3) Three Act Story structure-Like Casey, I learned the three act play story structure that outlines the beginning, middle, and end of every story, but after taking a Michael Hague workshop several years ago, I had the opportunity to delve a little deeper into how to progress through those three acts. His technique helped me to better understand the structure behind the stories we create. He breaks  it down into stages consisting of SETUP, NEW SITUATION, PROGRESS, COMPLICATIONS & HIGHER STAKES, the FINAL PUSH, and the AFTERMATH. He also taught me that pacing is controlled in part by appropriately placed turning points (a sure cure for the sagging middle). The first turning point, he describes as the OPPORTUNITY (aka: inciting incident), followed by a CHANGE OF PLANS (aka: call to action), POINT OF NO RETURN (about half-way through), MAJOR SETBACK (Dark Moment), and CLIMAX. Working this all out on index cards, a poster board, or in an outline combines Casey’s step four (the meat and potatoes of plotting), and step five (scene development on index cards).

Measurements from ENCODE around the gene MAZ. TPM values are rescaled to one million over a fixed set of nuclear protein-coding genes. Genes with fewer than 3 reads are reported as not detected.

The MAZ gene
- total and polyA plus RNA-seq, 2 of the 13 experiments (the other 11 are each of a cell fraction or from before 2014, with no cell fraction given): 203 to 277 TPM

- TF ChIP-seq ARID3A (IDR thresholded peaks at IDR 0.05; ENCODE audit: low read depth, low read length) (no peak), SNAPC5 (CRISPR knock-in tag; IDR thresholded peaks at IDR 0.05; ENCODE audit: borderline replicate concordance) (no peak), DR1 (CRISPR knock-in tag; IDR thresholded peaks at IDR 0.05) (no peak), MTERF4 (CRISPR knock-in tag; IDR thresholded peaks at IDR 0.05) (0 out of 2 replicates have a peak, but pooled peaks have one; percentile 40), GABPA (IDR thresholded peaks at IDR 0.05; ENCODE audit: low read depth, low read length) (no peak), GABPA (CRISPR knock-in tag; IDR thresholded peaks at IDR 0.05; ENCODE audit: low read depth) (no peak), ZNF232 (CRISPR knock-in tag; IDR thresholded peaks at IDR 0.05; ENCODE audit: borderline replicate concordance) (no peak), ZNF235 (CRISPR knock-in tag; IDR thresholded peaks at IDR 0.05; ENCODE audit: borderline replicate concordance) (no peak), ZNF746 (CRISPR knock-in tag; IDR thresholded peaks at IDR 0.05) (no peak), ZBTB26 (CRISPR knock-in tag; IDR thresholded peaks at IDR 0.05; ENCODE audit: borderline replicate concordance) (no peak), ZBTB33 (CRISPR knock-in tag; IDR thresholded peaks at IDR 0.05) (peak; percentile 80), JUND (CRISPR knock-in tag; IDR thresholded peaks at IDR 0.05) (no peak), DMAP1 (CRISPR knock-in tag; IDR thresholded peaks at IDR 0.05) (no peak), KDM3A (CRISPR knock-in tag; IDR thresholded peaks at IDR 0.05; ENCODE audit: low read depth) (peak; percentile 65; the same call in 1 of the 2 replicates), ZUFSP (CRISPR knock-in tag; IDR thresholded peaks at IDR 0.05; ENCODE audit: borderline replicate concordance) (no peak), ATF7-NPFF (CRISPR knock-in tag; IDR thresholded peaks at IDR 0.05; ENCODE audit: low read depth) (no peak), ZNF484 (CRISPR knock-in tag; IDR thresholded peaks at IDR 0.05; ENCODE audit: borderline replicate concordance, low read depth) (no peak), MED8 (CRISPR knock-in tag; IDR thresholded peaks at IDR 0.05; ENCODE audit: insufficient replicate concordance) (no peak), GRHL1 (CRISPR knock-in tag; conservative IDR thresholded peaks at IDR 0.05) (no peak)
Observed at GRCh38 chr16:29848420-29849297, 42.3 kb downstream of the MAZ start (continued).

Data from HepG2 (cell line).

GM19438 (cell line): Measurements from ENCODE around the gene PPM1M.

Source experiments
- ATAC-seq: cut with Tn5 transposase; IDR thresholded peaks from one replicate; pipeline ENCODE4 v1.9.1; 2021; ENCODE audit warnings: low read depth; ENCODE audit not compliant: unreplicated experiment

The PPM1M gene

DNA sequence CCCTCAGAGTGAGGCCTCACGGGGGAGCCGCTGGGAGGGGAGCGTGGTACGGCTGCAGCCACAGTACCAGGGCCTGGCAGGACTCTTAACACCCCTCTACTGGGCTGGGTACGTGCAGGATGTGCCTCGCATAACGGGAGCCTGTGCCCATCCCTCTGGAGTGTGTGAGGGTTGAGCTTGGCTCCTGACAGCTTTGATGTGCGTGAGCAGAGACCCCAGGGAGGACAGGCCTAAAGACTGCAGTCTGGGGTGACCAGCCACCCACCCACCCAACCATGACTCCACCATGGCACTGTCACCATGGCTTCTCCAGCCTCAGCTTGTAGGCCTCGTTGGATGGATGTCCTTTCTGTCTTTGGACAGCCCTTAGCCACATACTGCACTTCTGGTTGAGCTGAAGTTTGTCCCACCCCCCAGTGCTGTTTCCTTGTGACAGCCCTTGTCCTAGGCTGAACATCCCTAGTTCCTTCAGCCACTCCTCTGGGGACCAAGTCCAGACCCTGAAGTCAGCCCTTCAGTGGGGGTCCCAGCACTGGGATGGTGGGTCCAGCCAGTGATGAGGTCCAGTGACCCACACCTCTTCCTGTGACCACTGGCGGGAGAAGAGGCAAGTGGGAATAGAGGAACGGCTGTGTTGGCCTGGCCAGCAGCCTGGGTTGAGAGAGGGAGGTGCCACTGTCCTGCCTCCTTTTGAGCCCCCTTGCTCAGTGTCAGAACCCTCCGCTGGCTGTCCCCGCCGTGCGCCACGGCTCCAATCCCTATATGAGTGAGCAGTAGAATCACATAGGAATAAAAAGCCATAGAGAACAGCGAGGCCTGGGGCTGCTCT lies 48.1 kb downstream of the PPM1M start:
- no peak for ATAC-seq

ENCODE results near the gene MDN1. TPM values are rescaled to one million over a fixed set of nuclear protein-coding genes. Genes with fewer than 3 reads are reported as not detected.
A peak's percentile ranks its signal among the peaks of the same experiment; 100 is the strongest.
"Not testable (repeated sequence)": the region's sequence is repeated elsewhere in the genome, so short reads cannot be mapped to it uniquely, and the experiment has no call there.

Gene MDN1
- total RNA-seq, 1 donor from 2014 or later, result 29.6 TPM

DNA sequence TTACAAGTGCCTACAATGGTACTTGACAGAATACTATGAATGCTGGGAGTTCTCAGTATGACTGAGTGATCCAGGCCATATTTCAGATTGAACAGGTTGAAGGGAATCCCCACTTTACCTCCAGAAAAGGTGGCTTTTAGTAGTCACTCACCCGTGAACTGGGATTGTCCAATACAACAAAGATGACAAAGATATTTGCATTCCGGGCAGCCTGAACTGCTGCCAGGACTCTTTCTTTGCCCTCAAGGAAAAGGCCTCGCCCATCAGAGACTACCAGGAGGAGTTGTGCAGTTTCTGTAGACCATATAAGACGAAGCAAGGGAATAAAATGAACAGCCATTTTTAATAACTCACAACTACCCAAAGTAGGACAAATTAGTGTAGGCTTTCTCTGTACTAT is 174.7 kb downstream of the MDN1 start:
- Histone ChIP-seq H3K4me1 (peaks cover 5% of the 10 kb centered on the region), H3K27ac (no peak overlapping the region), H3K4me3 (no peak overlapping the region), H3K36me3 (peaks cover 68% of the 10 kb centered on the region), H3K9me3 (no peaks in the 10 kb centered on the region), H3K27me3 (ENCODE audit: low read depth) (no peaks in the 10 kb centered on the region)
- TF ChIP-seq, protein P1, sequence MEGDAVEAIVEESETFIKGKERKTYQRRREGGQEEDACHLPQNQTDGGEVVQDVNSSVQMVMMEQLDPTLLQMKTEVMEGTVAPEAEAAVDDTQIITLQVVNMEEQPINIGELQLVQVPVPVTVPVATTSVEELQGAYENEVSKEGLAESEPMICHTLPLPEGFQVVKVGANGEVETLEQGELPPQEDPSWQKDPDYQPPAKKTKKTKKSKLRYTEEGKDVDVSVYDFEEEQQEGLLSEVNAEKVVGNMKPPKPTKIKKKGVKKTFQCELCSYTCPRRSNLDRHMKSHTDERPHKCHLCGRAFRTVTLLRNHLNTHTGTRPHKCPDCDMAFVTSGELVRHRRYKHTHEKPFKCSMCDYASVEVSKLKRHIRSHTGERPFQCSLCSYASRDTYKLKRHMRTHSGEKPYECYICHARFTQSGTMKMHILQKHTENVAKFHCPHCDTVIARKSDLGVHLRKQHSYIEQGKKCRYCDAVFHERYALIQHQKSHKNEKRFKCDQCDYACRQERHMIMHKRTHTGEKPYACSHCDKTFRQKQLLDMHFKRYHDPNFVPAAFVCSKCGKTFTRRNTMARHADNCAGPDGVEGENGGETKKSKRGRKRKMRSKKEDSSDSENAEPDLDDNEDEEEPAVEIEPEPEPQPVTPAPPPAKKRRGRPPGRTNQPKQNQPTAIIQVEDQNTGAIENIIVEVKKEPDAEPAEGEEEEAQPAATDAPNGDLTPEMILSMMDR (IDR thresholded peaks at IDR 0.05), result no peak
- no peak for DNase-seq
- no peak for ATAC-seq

Being a pantser by nature, all of this plotting, planning and prep work requires a bit of self-discipline and a tight rein on my inner rebellious teen, who would like nothing better than to jump in and write willy-nilly in complete denial of the consequences (such as dead ends, tangential diversions, and lots of unnecessary editing later on), but it’s a good thing that grown-up me is in control, right?

Hmmm…maybe I’ll just wait to get started until after I get back from Atlanta. After all…it is summer vacation and all work and no play…well, we all know what that does. I hope to see some of you at the conference!

I’d love to hear your feedback on my plan. Any tips, suggestions, or questions are welcome.